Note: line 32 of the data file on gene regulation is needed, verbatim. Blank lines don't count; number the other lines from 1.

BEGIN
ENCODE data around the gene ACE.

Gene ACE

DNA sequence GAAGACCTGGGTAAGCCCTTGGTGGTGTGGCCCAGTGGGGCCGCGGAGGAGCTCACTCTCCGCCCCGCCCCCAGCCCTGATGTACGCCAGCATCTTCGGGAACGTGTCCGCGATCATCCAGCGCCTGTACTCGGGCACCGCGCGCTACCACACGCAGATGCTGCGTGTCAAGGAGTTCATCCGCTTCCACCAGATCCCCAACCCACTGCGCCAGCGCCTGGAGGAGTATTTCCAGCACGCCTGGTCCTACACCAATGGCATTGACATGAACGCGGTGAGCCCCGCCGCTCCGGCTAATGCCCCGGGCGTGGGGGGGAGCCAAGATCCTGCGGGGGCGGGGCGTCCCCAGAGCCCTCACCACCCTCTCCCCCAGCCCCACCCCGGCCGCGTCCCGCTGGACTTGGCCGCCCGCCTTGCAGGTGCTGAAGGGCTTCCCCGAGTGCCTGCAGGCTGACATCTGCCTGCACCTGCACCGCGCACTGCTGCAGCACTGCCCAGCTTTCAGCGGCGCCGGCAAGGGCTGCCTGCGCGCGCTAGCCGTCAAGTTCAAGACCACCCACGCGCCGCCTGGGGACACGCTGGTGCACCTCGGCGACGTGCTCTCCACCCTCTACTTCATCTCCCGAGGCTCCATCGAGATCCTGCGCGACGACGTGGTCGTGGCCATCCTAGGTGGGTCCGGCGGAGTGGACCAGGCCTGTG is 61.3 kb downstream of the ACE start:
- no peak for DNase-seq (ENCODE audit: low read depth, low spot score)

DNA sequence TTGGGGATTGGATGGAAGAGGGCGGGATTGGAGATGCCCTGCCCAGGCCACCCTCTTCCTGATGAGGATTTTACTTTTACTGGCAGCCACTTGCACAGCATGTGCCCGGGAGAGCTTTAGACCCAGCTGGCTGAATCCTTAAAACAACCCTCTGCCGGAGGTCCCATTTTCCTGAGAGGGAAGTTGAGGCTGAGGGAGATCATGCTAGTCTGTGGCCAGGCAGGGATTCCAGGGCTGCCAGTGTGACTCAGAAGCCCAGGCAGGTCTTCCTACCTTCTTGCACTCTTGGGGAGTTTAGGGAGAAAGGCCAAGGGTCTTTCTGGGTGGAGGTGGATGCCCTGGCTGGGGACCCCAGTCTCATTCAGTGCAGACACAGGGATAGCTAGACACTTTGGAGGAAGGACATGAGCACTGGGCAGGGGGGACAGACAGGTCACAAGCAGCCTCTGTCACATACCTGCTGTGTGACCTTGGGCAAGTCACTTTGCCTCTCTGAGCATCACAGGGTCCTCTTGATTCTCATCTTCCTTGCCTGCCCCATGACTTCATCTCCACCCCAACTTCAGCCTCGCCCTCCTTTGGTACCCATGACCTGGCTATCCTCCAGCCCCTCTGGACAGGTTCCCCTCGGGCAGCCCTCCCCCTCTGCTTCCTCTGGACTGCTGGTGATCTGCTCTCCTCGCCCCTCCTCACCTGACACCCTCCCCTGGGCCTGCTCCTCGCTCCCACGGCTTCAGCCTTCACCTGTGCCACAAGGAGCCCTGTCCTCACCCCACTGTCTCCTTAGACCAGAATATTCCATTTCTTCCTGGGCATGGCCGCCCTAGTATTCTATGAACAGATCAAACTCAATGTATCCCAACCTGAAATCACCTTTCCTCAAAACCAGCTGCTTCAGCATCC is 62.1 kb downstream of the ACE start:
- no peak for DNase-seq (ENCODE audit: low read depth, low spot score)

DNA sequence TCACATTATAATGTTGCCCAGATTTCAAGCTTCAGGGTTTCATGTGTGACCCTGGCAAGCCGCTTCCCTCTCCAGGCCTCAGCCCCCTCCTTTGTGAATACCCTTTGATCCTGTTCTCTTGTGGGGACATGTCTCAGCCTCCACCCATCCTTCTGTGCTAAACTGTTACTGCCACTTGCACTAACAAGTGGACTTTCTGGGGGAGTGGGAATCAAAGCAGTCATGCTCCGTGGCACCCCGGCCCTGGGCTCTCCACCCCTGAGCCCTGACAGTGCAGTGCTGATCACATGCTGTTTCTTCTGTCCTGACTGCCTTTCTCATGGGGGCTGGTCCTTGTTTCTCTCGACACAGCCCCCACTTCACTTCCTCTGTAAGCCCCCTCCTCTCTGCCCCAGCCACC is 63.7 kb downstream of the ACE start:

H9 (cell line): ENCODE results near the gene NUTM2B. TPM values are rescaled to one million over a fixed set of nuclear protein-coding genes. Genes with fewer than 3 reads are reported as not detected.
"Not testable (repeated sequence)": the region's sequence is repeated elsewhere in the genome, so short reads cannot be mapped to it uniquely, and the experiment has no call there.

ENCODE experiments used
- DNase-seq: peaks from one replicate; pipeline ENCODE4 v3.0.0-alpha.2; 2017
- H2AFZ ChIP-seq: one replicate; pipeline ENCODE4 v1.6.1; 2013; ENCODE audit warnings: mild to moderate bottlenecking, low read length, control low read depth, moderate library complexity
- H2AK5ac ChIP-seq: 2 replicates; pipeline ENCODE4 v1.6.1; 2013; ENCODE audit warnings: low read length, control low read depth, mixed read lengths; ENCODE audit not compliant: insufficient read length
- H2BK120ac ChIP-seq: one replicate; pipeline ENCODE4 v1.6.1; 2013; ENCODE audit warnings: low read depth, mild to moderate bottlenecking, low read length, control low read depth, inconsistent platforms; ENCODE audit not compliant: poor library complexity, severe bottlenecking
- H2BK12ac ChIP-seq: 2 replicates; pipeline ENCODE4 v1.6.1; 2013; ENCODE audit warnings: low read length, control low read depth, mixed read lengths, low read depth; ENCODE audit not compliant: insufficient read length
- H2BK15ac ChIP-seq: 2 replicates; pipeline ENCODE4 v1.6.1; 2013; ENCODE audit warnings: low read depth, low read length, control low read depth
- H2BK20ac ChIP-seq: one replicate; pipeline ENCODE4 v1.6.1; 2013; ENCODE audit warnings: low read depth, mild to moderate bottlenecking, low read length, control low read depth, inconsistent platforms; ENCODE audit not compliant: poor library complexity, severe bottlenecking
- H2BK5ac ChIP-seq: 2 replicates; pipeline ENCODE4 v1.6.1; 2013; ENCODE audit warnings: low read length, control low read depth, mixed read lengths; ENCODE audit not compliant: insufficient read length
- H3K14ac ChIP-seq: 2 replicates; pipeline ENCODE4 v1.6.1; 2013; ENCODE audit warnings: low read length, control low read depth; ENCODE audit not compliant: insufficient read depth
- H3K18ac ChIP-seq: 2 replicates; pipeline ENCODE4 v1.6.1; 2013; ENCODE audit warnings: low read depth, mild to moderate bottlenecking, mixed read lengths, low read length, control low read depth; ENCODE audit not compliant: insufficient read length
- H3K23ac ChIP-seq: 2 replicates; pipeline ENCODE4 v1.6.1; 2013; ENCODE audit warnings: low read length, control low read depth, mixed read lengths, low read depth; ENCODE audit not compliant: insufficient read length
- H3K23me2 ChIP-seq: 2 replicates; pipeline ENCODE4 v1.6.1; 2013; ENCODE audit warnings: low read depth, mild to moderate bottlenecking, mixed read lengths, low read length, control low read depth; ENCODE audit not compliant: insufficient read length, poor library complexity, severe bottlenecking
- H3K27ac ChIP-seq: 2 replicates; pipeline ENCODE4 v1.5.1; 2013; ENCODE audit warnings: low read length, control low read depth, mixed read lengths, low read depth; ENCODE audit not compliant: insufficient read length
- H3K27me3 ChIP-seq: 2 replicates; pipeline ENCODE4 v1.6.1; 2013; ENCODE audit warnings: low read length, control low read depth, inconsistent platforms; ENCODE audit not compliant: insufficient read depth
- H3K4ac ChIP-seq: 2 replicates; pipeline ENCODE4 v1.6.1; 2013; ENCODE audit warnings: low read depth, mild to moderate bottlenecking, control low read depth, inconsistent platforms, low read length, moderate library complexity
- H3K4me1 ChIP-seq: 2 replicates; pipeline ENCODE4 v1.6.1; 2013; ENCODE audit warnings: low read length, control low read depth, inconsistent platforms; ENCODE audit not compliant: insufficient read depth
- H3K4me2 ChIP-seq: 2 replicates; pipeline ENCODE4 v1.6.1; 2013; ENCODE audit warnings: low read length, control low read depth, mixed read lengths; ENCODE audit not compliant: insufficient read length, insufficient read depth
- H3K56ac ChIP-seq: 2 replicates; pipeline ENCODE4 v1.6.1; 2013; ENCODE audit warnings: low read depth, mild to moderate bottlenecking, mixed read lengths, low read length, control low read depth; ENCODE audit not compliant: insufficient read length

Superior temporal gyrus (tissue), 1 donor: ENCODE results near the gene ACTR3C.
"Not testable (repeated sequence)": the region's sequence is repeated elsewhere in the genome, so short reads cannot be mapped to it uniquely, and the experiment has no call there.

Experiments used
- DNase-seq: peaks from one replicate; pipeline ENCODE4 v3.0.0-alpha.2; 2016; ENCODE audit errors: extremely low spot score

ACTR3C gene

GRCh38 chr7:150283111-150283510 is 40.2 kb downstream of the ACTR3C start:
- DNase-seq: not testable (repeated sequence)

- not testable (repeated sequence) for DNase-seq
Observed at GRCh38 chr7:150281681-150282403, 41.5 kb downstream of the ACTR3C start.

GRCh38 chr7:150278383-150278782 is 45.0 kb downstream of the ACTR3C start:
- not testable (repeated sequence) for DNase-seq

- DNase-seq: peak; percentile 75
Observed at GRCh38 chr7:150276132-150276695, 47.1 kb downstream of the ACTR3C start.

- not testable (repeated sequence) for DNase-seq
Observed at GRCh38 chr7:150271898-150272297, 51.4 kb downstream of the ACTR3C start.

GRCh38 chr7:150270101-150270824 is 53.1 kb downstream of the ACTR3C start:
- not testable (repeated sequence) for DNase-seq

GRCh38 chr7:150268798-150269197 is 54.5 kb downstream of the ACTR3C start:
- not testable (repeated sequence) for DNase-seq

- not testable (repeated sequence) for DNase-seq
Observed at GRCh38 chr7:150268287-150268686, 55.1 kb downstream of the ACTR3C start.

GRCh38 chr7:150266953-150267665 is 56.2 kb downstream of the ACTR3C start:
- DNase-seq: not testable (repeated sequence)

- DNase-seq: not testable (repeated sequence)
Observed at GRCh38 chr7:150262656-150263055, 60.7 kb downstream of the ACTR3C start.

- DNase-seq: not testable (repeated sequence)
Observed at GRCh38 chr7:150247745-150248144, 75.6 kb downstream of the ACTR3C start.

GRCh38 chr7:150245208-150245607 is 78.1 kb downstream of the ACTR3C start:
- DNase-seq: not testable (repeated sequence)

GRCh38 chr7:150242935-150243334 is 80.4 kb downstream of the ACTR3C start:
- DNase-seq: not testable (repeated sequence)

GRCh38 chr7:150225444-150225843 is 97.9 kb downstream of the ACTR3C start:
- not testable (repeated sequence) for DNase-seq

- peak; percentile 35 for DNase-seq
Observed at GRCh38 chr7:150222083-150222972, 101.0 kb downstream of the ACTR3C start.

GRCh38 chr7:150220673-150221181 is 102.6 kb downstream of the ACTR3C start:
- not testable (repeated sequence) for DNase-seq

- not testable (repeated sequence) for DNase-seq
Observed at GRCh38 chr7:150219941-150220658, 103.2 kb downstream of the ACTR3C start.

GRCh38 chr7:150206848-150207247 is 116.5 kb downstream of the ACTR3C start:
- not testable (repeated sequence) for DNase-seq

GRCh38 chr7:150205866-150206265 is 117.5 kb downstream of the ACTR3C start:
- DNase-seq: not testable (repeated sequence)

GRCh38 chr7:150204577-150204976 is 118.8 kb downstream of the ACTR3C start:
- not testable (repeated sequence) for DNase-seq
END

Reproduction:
- DNase-seq: peaks from one replicate; pipeline ENCODE4 v3.0.0-alpha.2; 2016; ENCODE audit errors: extremely low spot score